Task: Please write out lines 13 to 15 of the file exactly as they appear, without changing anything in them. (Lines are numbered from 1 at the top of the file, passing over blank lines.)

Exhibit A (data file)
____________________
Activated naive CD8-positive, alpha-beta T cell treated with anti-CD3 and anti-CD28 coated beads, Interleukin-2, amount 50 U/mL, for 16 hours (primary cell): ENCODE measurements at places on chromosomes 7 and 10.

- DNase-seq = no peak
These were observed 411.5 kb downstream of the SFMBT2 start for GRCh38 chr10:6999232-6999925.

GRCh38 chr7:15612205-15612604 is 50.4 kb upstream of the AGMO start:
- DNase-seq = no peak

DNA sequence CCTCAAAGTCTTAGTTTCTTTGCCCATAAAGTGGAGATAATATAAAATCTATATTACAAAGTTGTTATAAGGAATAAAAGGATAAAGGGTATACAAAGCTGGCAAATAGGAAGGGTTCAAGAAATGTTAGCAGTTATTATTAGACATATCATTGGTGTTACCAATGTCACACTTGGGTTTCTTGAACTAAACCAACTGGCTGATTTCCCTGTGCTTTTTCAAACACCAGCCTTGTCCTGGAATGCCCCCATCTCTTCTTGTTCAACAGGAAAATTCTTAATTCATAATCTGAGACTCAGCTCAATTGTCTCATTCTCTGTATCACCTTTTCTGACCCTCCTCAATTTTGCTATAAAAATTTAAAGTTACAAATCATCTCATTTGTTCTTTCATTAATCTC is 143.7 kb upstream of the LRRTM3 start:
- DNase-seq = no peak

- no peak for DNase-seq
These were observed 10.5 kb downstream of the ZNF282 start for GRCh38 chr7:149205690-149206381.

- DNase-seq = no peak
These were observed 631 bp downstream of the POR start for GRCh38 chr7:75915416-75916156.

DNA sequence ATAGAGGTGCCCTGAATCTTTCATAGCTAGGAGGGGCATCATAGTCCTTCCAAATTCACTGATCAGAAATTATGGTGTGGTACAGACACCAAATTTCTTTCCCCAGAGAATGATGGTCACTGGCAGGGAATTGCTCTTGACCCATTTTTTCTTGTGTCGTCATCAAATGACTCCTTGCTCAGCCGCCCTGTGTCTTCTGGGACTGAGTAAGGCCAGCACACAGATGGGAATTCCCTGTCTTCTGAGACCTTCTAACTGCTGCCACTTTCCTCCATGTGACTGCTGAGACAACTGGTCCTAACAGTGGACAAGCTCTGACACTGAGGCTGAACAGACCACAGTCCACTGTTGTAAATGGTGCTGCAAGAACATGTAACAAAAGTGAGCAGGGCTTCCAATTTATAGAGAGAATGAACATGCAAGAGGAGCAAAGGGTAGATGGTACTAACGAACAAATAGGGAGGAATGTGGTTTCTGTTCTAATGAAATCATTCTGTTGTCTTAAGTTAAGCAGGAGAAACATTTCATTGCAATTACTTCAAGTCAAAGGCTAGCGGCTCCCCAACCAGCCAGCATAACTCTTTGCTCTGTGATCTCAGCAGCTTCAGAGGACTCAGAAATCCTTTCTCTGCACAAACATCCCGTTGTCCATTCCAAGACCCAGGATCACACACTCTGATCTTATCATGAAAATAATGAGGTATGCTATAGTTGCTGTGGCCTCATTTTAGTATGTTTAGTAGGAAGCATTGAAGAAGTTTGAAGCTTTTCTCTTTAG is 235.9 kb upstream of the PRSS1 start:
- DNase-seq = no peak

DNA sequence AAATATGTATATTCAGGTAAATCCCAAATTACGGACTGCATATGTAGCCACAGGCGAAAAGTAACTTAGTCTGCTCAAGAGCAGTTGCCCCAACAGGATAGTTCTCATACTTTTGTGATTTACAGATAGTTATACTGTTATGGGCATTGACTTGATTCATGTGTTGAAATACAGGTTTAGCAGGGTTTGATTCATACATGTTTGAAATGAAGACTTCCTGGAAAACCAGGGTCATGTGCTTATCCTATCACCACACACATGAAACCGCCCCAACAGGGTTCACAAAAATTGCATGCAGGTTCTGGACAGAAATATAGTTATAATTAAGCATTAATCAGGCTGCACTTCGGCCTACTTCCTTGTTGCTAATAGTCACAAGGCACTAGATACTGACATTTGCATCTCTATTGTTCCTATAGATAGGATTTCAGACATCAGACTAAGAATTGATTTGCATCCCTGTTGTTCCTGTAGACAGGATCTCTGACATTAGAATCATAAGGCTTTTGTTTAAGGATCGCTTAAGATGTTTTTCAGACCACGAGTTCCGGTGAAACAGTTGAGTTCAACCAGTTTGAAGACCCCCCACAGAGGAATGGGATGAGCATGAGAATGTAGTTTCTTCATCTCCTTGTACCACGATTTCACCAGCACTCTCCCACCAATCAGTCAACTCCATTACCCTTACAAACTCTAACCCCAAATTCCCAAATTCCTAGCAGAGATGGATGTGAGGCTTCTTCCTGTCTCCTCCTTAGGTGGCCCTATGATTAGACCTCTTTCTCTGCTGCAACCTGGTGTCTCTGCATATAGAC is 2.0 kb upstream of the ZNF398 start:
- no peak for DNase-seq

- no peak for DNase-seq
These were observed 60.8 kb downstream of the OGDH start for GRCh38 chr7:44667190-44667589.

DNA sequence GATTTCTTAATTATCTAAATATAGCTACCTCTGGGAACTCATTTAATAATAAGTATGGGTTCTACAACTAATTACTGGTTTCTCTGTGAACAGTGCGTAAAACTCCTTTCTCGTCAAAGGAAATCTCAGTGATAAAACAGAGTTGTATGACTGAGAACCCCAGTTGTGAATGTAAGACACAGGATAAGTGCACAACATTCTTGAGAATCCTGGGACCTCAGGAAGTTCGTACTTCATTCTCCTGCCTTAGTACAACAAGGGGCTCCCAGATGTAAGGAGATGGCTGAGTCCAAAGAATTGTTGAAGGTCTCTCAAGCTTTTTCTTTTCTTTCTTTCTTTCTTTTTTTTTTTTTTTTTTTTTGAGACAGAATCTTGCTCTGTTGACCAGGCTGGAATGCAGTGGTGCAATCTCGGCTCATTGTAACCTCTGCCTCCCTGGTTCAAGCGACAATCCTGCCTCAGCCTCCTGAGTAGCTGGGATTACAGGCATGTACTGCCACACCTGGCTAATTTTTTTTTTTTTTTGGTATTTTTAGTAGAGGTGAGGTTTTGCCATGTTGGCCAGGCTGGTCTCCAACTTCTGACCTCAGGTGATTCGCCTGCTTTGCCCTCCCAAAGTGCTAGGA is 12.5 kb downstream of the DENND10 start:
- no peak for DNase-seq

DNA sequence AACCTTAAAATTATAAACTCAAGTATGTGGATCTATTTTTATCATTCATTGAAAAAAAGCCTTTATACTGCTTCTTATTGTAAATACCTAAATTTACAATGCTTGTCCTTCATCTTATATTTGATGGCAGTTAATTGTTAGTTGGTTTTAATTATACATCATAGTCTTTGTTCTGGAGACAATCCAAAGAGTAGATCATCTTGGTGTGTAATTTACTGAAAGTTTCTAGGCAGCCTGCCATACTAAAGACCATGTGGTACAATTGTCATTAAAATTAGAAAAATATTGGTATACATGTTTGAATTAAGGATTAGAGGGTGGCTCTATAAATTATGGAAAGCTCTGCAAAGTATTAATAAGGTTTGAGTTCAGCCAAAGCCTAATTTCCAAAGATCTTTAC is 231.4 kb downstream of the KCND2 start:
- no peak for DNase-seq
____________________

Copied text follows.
- DNase-seq = no peak

DNA sequence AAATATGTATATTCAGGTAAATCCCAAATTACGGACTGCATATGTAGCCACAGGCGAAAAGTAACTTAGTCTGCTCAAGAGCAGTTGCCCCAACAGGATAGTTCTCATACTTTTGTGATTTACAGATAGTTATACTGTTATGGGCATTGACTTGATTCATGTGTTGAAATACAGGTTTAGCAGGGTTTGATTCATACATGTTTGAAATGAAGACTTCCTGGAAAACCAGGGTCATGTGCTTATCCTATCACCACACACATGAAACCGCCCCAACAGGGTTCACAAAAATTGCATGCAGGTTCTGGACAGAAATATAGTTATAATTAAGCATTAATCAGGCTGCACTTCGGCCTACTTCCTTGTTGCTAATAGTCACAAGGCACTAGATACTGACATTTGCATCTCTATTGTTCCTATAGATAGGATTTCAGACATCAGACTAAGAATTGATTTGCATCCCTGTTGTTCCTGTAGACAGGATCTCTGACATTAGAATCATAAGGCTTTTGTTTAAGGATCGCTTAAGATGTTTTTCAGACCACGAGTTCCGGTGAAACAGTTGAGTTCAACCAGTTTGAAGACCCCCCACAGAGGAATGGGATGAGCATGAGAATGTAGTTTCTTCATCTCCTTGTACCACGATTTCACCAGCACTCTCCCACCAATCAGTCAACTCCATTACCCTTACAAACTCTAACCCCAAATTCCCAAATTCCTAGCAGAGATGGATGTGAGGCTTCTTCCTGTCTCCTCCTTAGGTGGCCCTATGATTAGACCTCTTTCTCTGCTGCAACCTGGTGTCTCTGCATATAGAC is 2.0 kb upstream of the ZNF398 start:
- no peak for DNase-seq